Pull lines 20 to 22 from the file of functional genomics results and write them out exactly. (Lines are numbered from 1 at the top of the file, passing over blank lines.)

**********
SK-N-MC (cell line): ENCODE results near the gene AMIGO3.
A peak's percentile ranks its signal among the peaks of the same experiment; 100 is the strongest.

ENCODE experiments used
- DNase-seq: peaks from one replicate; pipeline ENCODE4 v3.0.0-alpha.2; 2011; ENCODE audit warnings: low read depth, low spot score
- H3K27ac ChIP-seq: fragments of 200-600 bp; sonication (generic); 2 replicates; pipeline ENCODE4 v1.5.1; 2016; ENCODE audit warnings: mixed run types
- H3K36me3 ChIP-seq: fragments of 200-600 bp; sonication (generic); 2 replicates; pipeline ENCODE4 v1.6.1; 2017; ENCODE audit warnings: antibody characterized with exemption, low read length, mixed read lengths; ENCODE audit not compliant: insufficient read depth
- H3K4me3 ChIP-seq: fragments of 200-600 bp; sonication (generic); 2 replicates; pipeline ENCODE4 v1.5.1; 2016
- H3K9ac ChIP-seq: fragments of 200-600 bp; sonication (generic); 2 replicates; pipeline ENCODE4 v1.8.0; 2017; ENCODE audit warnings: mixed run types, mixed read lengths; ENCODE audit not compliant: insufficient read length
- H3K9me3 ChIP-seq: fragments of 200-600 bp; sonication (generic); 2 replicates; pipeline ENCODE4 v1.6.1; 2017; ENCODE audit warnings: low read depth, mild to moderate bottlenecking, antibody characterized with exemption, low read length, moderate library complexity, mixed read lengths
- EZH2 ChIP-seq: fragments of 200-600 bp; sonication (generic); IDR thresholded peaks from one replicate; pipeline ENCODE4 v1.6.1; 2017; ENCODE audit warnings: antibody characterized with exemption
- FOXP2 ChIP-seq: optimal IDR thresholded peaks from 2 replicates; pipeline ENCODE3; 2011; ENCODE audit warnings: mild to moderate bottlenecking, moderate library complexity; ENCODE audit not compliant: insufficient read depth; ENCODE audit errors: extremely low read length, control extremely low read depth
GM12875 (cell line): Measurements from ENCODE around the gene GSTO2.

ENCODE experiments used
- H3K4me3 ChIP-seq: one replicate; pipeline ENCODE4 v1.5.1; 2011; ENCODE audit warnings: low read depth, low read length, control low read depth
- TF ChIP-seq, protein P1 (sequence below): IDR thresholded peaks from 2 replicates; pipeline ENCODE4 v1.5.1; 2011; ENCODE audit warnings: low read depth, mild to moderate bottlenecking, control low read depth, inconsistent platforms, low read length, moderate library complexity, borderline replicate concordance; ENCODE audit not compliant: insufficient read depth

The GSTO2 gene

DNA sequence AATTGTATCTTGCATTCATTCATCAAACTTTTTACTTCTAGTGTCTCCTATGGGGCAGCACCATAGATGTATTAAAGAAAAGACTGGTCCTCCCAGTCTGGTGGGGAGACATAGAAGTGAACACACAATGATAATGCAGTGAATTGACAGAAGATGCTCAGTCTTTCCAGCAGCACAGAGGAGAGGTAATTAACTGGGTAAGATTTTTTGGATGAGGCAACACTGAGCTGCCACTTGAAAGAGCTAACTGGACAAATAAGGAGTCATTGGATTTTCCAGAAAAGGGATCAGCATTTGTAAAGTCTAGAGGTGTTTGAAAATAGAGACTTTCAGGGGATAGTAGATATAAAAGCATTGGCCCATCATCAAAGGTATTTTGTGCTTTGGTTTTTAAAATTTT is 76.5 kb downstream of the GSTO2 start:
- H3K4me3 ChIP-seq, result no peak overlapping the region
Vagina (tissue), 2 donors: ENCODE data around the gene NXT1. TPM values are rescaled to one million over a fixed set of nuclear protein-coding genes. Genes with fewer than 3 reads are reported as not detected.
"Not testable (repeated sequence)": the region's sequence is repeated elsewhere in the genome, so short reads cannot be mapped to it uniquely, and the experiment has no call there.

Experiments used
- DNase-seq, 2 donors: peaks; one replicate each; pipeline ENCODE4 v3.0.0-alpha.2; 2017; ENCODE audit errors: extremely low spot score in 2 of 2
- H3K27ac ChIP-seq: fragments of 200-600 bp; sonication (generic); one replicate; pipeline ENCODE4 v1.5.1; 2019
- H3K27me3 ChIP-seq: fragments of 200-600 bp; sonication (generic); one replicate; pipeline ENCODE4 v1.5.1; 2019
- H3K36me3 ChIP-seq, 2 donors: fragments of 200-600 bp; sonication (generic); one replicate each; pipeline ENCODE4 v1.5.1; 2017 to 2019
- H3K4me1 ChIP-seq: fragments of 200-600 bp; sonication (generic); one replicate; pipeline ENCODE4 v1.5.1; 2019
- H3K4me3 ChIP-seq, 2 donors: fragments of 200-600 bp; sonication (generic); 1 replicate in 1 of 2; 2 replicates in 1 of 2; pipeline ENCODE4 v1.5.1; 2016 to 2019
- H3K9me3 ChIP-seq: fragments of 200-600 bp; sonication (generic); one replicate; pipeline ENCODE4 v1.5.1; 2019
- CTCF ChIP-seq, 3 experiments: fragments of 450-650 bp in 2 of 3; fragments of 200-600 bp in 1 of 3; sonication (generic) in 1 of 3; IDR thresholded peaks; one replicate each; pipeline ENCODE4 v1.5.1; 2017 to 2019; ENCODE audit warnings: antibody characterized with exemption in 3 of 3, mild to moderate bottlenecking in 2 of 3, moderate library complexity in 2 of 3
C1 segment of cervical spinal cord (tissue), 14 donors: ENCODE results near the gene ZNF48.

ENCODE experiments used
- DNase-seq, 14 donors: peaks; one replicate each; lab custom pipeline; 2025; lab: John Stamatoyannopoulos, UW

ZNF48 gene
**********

"Not testable (repeated sequence)": the region's sequence is repeated elsewhere in the genome, so short reads cannot be mapped to it uniquely, and the experiment has no call there.

Experiments used
- DNase-seq, 2 donors: peaks; one replicate each; pipeline ENCODE4 v3.0.0-alpha.2; 2017; ENCODE audit errors: extremely low spot score in 2 of 2